You can also refer to textual data, summarize, and paraphrase. You will often want merely to refer or point to passages (as in the third sentence in the sample paragraph) that contribute to your argument.

In other cases you will want to paraphrase, i.e. "translate" the original into your own words, again instead of quoting. Summarize or paraphrase when it is not so much the language of the text that justifies your position, but the substance or content.

Quote selectively

Similarly, after you have decided that you do want to use material in quoted form, quote only the portions of the text specifically relevant to your point.

Think of the text in terms of units--words, phrases, sentences, and groups of sentences (paragraphs, stanzas)--and use only the units you need.

If it is particular words or phrases that "prove" your point, you do not need to quote the sentences they appear in; rather, incorporate the words and phrases into sentences expressing your own ideas.

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Maintaining Clarity and Readability

Introduce your quotations

Introduce a quotation either by indicating what it is intended to show or by naming its source, or both.

For non-narrative poetry, it's customary to attribute quotations to "the speaker"; for a story with a narrator, to "the narrator."

For plays, novels, and other works with characters, identify characters as you quote them.

Do not use two quotations in a row, without intervening material of your own.

For further information see Quoting, Paraphrasing, and Acknowledging Sources - How to Quote a Source.

Pay attention to verb tense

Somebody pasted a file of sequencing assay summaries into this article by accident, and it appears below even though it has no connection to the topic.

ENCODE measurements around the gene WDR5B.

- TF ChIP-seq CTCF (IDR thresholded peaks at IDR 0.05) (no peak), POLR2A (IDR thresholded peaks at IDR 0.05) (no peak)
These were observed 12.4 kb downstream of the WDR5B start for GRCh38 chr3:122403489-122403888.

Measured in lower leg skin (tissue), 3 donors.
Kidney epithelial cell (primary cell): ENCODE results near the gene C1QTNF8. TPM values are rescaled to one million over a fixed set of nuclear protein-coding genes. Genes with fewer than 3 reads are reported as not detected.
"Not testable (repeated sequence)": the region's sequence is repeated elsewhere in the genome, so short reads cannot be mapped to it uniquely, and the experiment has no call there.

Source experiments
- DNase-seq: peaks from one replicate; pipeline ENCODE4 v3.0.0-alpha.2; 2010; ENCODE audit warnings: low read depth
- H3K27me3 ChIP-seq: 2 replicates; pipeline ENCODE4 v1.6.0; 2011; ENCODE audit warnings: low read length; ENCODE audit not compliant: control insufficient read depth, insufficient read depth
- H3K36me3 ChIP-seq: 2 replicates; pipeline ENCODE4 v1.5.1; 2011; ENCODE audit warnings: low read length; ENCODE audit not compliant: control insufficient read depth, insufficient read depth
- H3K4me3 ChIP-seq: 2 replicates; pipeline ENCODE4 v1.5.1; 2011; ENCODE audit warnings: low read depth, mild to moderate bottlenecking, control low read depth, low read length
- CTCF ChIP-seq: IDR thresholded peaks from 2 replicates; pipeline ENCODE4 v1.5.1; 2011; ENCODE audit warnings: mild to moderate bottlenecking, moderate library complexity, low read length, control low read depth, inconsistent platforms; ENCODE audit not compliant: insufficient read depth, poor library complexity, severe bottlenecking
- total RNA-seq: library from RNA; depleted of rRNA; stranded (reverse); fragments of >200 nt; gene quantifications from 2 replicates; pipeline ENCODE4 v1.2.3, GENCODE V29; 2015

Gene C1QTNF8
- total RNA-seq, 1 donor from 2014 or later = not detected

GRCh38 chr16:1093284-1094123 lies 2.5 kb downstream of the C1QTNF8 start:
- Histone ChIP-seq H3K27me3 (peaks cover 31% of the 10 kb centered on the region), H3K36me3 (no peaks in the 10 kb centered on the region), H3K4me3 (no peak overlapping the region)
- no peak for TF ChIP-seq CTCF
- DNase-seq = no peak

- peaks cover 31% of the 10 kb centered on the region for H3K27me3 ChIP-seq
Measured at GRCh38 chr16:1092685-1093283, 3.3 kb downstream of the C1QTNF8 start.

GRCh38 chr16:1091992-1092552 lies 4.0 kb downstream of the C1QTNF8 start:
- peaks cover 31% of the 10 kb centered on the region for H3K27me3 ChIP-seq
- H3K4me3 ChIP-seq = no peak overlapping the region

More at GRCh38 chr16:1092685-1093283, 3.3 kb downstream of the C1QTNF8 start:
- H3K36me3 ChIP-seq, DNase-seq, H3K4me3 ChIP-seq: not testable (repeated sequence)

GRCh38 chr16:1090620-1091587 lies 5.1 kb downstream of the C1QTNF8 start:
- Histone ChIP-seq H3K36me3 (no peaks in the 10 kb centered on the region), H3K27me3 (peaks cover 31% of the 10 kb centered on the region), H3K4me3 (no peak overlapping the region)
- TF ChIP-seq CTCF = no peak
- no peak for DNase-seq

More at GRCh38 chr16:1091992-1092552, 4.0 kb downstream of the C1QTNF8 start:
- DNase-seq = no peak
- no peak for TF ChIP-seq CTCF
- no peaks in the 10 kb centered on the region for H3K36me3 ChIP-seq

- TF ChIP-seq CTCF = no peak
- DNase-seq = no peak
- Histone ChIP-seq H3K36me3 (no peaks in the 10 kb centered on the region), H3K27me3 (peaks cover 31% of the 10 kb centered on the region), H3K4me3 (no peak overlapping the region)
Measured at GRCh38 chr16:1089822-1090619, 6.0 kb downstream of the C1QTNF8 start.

Tense is a tricky issue. It's customary in literary analysis to use the present tense; it is at the present time that you (and your reader) are looking at the text.

But events in a narrative or drama take place in a time sequence. You will often need to use a past tense to refer to events that took place before the moment you are presently discussing:

When he hears Cordelia's answer, Lear seems surprised, but not dumbfounded. He advises her to "mend [her] speech a little." He had expected her to praise him the most; but compared to her sisters', her remarks seem almost insulting (1.1.95).

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Documenting Quotations

Follow your course instructor's guidelines for documenting sources. If your instructor hasn't told you which system to use to document sources, ask.

Keep in mind that when you are writing a paper about the same text and quoting from the same edition that everyone else in the class is, instructors will often allow you to use informal documentation. In this case just include the page number in parentheses after the quotation or reference to the text. To be sure, though, you should ask your course instructor.

The documentation style used in this pages is that presented in the 1995 MLA Handbook, but other style systems are commonly used. The Writing Center has information about the rules of documentation in general and about a number of the most common systems, such as APA, APSA, CBE, Chicago/Turabian, MLA, and Numbered References.

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How to Use Quotes Effectively

 

Most, if not all, of your college professors will require you to use research material as a vital component of your writing.  However, this process is not as simple as cutting and pasting sentences (or even worse, paragraphs) from the original texts into your essay.  You need to do more than just parrot information; simple cutting and pasting resorts in an incoherent flow of information in which the diction becomes nearly schizophrenic—literally, a confusion of voices.  Technically, an isolated quotation is called a “free-standing quote.”  It is essential, therefore, for you to integrate quotations into your writing so that the essay flows as smoothly as possible. 

 

Let’s say you have to write an essay on creativity for your Introduction to Psychology course, and you have decided to make creative writing your focus.  While you were researching, you came across a certain quote that you feel would work effectively in a paragraph in which you analyze the relationship between creativity and perceptiveness.